Close Victory for Defendants in First Post-Actavis Trial Begins to Answer Reverse Payment Questions
On Friday December 5, 2014, a jury in federal district court in Boston found that AstraZeneca did not violate antitrust law and illegally delay the introduction of a generic version of its Nexium® drug with co-defendant Ranbaxy. The victory was a close one, however, as the jury did find most of the elements of an illegal reverse payment according to this court's interpretation of the Supreme Court's Actavis opinion. This key post-Actavis case suggests some litigation strategies companies with such agreements should consider, but does not answer all the questions about the antitrust analysis of reverse payments.
These cases arise when the patent-owning producer of a branded drug sues the generic producer for infringement, and settles the case by compensating the generic producer to delay its market entry to a date arguably later than if the patent were held to be invalid. In Actavis, the Court rejected both the defendant parties' position that such settlement agreements were per se lawful and the plaintiff Federal Trade Commission's (FTC) position that they should be judged under an abbreviated version of antitrust's rule of reason. Instead, the Court instructed district courts to apply a full rule of reason analysis — but provided little guidance on the elements of such an analysis.
As detailed in our earlier alert, some of the courts that struggled with Actavis interpreted its admonitions to apply only to cash consideration. Other courts held that the Court meant to cover both cash and non-cash payments but that plaintiffs must provide some way for courts to value any non-cash settlement elements so as to apply the Court’s prohibitions of "large and unjustified" payments. For instance in October inIn re Effexor XR Antitrust Litigation, the court held the branded company's promise to delay introduction of its own generic could be an illegal "payment" but still dismissed the case because plaintiffs failed to allege facts sufficient to value that payment. Similarly later that month, the court in In re Lipitor Antitrust Litigation examined several forms of potential reverse payment, including forgiveness of unrelated patent damages, but still dismissed the antitrust claims because the plaintiffs failed to allege how to estimate the value of that consideration. The FTC has remained active in these issues, often filing amicus briefs in private litigation, and in September 2014 challenging a branded company's license grant to a generic company in exchange for a promise to delay the generic launch.
In re Nexium Antitrust Litigation, filed in Massachusetts, was the first post-Actaviscase to survive motions to dismiss and get to trial. This class action on behalf of both direct and indirect purchasers alleged that AstraZeneca had settled infringement actions with three generic producers, all of whom agreed to refrain from selling generic versions of Nexium® until some but not all of the patents had expired. In return, AstraZeneca forgave contingent liabilities for two of the generics from their production of other products that potentially infringed other patents. For the third generic producer, AstraZeneca agreed not to market an authorized generic version of its own Nexium® for six months and paid it $1B to be a manufacturer of Nexium®.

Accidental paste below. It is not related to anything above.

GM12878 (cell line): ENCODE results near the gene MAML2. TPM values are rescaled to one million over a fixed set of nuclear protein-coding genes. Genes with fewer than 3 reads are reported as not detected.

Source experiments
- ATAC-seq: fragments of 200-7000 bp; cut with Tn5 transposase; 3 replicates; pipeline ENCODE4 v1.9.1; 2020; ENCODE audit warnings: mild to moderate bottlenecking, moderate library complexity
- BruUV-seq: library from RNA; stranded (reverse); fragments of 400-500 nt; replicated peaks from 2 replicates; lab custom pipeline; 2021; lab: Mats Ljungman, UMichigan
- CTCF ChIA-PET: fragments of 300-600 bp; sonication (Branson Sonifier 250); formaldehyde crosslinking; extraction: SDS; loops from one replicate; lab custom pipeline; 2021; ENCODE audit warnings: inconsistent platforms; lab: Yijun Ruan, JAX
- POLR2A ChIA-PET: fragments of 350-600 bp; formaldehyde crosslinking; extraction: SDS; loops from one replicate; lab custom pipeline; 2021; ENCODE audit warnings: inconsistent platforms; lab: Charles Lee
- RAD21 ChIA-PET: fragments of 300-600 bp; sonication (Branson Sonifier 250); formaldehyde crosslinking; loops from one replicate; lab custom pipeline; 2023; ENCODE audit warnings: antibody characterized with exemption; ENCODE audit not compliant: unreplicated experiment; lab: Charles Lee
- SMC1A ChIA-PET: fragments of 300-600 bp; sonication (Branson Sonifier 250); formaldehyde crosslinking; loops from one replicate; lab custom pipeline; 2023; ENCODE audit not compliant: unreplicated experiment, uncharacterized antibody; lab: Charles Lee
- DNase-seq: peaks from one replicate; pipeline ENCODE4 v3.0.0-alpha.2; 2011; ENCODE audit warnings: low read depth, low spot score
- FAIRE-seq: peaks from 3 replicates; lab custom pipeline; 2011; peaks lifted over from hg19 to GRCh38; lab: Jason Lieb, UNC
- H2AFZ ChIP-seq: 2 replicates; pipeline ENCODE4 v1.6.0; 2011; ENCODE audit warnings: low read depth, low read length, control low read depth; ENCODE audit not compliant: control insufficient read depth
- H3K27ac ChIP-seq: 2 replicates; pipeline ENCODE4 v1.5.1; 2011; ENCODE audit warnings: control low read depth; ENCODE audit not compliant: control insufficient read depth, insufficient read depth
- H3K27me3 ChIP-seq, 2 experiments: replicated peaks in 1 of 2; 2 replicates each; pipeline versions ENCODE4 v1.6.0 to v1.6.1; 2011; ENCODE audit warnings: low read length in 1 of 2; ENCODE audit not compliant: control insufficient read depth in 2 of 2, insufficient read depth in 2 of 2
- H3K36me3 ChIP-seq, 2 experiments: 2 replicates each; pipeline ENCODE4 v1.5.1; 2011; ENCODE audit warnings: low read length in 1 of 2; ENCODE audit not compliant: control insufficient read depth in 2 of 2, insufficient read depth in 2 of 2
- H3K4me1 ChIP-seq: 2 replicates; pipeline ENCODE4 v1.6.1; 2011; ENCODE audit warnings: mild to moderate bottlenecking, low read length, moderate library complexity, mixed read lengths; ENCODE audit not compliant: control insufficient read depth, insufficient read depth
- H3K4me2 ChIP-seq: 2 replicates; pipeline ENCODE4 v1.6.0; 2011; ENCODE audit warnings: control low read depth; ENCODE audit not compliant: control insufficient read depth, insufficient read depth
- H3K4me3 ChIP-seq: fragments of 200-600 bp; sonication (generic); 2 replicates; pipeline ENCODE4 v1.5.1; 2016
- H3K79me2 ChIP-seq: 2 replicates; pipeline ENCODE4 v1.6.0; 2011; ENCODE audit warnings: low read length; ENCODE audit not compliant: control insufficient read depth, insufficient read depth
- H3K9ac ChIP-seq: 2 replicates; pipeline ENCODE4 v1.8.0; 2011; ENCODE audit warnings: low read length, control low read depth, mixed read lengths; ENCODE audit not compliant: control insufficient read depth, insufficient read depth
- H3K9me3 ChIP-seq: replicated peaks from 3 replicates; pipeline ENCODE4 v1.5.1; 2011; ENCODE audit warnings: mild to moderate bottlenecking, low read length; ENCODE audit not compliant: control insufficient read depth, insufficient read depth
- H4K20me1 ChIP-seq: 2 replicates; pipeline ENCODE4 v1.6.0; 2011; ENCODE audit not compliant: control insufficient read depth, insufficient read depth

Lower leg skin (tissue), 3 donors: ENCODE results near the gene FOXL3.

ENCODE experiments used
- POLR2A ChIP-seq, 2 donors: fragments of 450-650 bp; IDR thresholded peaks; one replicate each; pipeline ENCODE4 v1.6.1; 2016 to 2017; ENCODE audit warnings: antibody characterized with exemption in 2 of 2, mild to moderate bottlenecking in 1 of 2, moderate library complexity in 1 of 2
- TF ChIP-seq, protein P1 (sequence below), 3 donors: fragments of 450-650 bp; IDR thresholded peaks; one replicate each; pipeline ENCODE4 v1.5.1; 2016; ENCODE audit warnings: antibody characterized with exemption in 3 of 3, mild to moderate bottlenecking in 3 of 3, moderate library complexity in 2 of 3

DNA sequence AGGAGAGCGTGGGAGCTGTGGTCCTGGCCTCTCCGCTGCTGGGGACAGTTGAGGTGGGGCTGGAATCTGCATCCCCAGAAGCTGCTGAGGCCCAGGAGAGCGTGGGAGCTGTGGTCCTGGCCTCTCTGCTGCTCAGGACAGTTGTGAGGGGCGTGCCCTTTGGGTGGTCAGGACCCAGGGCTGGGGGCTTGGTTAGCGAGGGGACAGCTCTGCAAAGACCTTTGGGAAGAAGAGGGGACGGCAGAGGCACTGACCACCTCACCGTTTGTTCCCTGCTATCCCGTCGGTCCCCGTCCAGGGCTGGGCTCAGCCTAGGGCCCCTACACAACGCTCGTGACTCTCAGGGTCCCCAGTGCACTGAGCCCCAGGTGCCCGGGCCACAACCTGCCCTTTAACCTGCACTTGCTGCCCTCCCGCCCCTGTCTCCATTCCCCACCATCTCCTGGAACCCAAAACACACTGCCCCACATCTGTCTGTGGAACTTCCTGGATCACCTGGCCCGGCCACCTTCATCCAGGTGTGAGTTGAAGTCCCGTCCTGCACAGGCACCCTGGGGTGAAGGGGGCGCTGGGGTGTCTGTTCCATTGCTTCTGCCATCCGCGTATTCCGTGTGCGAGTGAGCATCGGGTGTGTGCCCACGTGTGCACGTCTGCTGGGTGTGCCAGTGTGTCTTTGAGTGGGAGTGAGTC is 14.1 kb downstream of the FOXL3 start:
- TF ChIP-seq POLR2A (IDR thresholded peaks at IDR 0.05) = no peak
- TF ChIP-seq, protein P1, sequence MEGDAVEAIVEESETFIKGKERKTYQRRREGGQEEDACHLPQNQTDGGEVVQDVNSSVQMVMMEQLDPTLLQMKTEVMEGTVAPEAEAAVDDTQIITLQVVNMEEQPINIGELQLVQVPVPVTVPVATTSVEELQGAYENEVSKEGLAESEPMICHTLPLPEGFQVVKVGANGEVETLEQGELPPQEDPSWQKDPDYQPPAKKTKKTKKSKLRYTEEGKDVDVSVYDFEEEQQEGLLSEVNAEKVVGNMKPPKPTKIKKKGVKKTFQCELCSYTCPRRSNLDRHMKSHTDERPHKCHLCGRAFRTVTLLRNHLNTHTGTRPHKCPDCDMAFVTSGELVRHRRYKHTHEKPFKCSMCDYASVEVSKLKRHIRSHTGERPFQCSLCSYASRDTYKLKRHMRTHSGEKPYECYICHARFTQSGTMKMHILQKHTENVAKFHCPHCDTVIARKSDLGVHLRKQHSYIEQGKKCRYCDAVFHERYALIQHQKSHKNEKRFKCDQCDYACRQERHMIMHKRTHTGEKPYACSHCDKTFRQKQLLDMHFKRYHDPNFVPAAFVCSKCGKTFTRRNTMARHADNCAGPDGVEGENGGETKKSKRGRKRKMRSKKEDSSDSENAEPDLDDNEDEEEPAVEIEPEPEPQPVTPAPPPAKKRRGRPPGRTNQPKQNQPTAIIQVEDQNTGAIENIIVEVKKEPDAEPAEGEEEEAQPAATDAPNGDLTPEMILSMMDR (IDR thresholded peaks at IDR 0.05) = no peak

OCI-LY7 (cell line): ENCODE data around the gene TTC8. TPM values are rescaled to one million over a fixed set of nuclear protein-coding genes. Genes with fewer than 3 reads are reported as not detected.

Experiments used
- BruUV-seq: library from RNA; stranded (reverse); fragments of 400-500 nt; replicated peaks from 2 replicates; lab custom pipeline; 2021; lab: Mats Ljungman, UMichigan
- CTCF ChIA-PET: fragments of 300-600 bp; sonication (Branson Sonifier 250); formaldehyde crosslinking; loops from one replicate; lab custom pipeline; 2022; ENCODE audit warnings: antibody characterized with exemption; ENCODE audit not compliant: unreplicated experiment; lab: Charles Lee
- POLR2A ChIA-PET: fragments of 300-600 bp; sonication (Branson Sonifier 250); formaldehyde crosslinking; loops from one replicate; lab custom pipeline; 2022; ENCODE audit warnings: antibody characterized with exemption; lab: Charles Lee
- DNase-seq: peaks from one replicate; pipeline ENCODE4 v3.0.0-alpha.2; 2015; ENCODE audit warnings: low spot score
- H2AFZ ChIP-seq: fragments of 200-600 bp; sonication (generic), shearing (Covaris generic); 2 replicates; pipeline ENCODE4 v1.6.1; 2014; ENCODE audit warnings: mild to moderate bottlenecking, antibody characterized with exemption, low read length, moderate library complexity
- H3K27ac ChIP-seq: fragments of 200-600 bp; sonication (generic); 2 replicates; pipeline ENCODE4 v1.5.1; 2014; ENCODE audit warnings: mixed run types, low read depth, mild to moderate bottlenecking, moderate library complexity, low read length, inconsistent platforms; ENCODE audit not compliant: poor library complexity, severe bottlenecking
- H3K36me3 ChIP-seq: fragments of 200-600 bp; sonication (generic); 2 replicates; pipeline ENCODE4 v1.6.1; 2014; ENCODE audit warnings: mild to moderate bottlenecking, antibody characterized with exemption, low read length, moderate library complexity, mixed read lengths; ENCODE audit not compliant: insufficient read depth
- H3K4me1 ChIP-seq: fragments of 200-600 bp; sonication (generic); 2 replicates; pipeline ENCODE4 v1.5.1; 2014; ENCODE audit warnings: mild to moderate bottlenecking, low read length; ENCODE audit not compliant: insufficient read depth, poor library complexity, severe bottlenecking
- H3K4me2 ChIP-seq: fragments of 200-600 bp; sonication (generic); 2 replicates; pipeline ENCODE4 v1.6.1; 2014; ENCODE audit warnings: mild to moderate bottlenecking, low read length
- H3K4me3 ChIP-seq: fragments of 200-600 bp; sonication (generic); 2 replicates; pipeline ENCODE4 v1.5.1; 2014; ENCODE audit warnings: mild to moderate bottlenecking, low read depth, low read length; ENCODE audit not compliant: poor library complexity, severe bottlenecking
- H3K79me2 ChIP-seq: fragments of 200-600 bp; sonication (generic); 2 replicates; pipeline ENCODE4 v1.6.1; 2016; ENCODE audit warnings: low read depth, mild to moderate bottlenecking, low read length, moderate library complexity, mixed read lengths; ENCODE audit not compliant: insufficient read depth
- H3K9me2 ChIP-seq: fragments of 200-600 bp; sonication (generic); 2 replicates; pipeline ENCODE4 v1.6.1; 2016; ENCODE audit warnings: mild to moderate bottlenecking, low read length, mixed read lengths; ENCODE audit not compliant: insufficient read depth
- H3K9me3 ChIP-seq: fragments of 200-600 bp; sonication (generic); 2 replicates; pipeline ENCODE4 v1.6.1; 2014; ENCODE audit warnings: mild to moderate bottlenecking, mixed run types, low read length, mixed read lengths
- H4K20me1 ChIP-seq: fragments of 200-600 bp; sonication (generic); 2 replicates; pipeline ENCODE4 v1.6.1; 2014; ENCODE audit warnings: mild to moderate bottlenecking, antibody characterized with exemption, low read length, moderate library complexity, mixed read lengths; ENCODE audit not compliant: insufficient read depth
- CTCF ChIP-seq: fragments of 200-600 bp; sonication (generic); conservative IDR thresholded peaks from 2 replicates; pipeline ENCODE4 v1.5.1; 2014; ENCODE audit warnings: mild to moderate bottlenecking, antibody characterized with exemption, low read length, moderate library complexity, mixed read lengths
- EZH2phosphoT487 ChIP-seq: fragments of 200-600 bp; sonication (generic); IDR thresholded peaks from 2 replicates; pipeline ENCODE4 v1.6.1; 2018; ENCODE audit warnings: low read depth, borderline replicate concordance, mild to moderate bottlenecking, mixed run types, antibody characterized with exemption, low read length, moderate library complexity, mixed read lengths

By the time the six-week trial ended, only AstraZeneca and one of the generic defendants, Ranbaxy, were left. The judge had earlier ruled that the non-cash elements of AstraZeneca's consideration could be considered an illegal payment. On the verdict form, the jury found that AstraZeneca did exercise power in the relevant market; that its settlement of patent litigation included a "large and unjustified payment" to Ranbaxy; and that such settlement was unreasonably anticompetitive. The jury found, however, that that settlement did not prevent Ranbaxy or some other generic producer from entering before May 2014. Instead, that delay was caused by Ranbaxy's inability to produce the generic version prior to that date and the unlikelihood of negotiating an agreement with another generic manufacturer to take its place as the first producer of a generic version of Nexium®.
Certainly, this case will not be the last word on the antitrust analysis of reverse payments. Still, as the first post-Actaviscase to reach a jury verdict, it contains lessons for both potential plaintiffs and defendants. First, while this court and the majority of commentators agree that Actavis should be applied to non-cash payments, the question remains open and debated. Second, the substantive issues covered in the verdict form — exercise of market power, a "large and unjustified" payment, and a finding that such payment is anticompetitive — are consistent with the view of Actavis of many commentators. As a result, the form could become a template for future cases. Third, while the validity of the patent in the underlying infringement settlement might not be directly admissible in response to the antitrust challenge, knowledge of the technical and business realities remains necessary to try or defend these cases. Finally, even if, like here, all those elements of a violation are found, plaintiffs must still complete the story and explain why that payment and not some other factor actually caused the generic's delay. It will be interesting and important to see whether theNexium plaintiffs file a motion for judgment as a matter of law, and how it is resolved, considering the clear views of the judge in this case.